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11 Western-style Markets Being Constructed in Pyongyang

Posted August. 06, 2003 21:25,   


"Chairman Chung Mong-hun visited us, so the grand opening ceremony for Chung Joo-young Stadium, which is slated for this September, will probably be held grandiosely. Seeing Chairman Chung crossing the demilitarized zone, along with 1,000 delegates, feels better than his father`s crossing the same area with a herd of cows, doesn`t it?"

On the first day of my arrival in Pyongyang on July 28, a North Korean guide said that the regime had great expectations for Chairman Chung, who had already returned to the South on July 25 after staying there for two days. Unfortunately, now Chairman Chung is no longer with us.

The Stadium I passed by while taking a tour of Pyongyang by car appeared immaculate and ready for the ceremony.

▽ State-run stores supplementing the general market = In an ambivalent feeling of expectation and disappointment for the economic exchange with the South, the North seemed like it was quietly making progress in its economic reformation. The general market symbolizes the reform.

"In the old days, Songshin Farmers` Market was the biggest. In the near future, a bigger market will come about. 11 modernized markets are being built in Pyongyang. When completed within this year, I will show you them."

A North Korean guide made this promise without any hesitation upon receipt of the request to show us the markets. Pyongyang looked different. It was not the city I saw last June nor was it the city I saw last year in November. Changmadang had been off-limits to visitors from the South then. Believing that its existence contradicts the socialist market system of the North, its officials had even denied its existence.

The guide kindly explained, “Unlike Changmadang, the government does not interfere in the transactions conducted in general markets. The general markets are open seven days a week.”

The core of the economic reform lies in the idea that the market determines the flow of products that the state cannot provide to its people.

North Korea argues that its adoption of the market economy system does not prove the failure of its brand of socialism; rather, the North has adopted the system just to supplement the problems arising out of this type of socialism.

▽ Building renovation boom and People`s Public Bond = Unlike last year, when only Pyongyang had building projects underway, now there renovation and construction of buildings can be seen all over the place, even in other cities, but especially on Glory Street, which is located in front of Pyongyang Station Plaza. A large-scale repair job was under way there.

All these public works indicate the improving economic power of the North. One guide said, “The government has raised hundreds of billions of won by issuing and selling a national bond to people since May 1. Its par value is 2,000 won, and it uses the fund to finance various construction projects."

Kim Kee-sam, a Pyongyang resident whom I met July 30 in Pyongyang, said, “My wife and I bought 30,000 won worth of the bond. In September, the government plans to pick out some holders by lot and pay them some prize money. But, I bought it for our country. I don`t want anything in return.”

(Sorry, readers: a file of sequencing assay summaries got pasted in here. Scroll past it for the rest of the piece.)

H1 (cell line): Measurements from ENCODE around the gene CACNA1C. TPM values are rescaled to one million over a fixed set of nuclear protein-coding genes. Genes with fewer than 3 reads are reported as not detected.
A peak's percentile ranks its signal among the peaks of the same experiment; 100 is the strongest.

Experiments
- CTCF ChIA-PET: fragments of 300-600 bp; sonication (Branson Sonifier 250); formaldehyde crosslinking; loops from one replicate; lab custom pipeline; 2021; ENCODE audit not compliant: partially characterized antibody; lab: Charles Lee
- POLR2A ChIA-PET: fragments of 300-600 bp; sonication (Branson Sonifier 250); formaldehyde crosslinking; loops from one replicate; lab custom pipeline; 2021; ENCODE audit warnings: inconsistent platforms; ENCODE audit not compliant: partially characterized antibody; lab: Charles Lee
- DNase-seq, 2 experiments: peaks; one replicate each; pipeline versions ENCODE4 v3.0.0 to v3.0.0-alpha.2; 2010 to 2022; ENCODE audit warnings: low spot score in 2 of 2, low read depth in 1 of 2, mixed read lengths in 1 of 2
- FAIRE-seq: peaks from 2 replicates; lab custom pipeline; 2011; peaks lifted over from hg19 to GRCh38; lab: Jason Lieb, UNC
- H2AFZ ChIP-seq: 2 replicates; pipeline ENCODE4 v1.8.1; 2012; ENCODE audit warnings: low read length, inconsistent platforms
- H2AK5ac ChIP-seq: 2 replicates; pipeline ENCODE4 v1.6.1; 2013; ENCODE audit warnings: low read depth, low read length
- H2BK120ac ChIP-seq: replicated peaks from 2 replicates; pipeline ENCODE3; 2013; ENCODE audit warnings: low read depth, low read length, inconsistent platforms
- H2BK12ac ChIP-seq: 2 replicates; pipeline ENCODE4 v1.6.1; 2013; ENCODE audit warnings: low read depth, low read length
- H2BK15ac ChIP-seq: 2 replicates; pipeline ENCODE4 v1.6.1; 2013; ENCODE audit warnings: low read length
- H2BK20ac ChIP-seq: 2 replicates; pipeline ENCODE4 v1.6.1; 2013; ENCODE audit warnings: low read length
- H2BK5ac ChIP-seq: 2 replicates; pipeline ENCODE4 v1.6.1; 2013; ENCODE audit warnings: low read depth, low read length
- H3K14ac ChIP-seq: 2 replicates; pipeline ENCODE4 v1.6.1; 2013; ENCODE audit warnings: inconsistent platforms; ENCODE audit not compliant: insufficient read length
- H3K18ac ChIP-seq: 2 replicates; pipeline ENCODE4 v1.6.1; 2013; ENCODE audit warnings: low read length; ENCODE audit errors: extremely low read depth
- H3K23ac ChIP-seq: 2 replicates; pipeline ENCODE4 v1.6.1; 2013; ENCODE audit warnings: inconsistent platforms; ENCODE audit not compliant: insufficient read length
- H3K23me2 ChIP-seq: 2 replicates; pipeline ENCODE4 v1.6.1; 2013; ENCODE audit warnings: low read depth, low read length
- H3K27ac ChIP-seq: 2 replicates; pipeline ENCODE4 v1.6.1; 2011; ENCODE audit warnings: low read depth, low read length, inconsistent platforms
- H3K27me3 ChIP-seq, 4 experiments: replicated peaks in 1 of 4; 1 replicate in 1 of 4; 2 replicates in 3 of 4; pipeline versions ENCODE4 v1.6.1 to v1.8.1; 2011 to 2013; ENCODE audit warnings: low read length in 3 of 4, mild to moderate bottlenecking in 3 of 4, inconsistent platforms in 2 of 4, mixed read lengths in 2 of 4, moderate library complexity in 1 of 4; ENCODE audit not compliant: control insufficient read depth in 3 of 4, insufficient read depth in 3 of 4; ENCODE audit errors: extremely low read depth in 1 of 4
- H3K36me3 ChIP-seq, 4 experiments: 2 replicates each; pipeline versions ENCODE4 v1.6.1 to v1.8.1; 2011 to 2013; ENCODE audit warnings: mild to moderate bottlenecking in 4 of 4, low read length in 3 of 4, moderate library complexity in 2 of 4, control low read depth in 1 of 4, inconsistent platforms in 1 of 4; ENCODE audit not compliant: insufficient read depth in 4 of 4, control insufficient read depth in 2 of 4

On appearance, the government does not force its people to buy the bond. However, the regime encourages them to buy it by giving special citations and holidays to those who purchase it in large quantity.

▽ Improvement in power supply = Looking at the streets in Pyongyang at night from the top of Korea Hotel, I could easily see that the power supply in the city has been improving.

Also, more trains were running through Pyongyang Station, and there was no sudden stoppage of elevators at the Chooche Tower.

"We are continuously constructing 5000 kW medium-sized power plants. Moreover, we had more rain this summer, and could generate more electricity," confirmed a North Korean official. "After the July 1 economic improvement measures, we have produced more coal, and also generated more electricity with it."

Still, shortage of electricity hinders the economic recovery of the North. North Korea has the capacity of generating 7,000,000 kW a year. Due to the lack of fuel and deteriorating facilities, however, it has to settle for mere generation of 2,000,000 kW.

▽ Inconvenience from simultaneously using euro and dollar = Last October, North Korea announced that it would use only the euro. The measure has two goals: to cope with the economic embargo imposed by the United States, and to absorb the dollars sleeping in the safes of individual North Koreans.

In converting dollars into euros, the North Korean government applies the 1:1 exchange rate, instead of enforcing the market rate of one dollar against 0.85 euro. As a result, people end up paying 15% more than they should.

For example, enjoying a sauna at the Korea Hotel cost three dollars last September. Now, it costs three euros, which, in dollar terms, amounts to $3.50.

A North Korean guide explained, "We have to use the euro. America has suppressed us economically. When America lifts its embargo, we can go back to the old days."